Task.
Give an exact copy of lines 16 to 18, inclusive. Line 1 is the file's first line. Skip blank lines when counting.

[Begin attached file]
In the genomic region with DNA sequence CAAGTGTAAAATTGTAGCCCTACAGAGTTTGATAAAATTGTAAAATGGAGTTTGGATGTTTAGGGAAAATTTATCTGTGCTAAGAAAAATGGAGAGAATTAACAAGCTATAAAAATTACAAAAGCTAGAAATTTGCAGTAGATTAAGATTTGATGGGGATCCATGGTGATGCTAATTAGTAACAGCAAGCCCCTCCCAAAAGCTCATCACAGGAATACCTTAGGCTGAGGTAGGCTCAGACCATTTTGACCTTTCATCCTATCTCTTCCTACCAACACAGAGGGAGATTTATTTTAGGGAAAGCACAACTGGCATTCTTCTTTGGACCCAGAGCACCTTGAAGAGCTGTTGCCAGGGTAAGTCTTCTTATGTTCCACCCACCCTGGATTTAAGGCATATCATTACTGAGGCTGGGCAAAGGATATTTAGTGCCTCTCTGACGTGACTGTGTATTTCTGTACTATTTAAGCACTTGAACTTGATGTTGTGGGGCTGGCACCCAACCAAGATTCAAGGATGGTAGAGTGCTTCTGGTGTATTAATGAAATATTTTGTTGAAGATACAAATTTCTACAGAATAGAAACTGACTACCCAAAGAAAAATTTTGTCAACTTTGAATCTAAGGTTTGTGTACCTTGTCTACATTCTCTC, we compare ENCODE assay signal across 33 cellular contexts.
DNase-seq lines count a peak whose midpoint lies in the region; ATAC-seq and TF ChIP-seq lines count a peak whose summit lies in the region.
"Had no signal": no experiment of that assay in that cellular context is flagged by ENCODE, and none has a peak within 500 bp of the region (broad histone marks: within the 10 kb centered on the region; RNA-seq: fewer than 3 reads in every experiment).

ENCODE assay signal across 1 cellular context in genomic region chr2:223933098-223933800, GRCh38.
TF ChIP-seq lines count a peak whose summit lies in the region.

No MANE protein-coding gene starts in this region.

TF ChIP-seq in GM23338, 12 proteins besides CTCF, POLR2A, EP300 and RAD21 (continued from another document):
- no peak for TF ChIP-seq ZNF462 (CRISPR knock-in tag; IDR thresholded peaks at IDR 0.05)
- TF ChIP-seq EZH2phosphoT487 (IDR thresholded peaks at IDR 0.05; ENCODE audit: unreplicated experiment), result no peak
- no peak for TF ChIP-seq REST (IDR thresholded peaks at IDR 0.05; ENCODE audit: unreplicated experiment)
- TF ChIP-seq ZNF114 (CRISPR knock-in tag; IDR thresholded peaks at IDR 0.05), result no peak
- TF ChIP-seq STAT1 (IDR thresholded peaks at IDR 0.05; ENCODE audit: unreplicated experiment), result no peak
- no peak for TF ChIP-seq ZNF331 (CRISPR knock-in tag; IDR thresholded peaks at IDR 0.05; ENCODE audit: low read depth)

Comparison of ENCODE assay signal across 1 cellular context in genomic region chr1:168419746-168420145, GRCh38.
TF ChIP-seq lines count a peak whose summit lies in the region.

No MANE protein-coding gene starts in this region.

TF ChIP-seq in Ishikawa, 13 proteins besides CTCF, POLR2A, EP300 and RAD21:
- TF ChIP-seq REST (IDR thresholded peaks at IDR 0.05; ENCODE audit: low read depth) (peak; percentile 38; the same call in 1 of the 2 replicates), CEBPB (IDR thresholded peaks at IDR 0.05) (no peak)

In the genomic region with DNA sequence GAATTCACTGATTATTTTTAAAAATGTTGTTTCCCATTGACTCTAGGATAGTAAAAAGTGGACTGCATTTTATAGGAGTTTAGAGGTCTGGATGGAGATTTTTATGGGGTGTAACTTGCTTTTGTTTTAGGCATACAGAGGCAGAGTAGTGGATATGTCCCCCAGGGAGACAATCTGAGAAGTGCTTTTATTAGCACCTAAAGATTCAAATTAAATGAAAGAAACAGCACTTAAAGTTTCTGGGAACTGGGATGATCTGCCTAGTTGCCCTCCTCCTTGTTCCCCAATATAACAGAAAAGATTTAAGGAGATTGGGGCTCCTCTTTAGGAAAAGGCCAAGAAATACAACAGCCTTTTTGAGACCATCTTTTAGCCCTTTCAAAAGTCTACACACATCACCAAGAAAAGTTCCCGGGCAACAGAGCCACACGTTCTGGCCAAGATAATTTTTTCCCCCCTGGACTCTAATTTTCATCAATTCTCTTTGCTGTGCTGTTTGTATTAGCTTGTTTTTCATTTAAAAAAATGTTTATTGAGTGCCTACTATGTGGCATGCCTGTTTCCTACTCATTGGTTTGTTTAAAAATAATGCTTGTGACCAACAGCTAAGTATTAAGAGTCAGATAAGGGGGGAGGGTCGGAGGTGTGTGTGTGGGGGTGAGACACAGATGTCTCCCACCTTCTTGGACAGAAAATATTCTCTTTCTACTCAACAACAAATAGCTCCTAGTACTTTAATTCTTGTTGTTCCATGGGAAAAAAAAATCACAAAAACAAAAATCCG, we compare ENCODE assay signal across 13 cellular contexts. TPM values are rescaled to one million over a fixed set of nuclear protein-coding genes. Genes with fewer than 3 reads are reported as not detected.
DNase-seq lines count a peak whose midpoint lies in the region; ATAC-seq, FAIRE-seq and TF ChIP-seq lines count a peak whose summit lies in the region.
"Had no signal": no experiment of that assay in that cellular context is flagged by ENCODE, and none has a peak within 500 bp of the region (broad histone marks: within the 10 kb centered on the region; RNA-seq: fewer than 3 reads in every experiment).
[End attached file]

No MANE protein-coding gene starts in this region.

TF ChIP-seq in Ishikawa, 13 proteins besides CTCF, POLR2A, EP300 and RAD21:
- TF ChIP-seq REST (IDR thresholded peaks at IDR 0.05; ENCODE audit: low read depth) (peak; percentile 38; the same call in 1 of the 2 replicates), CEBPB (IDR thresholded peaks at IDR 0.05) (no peak)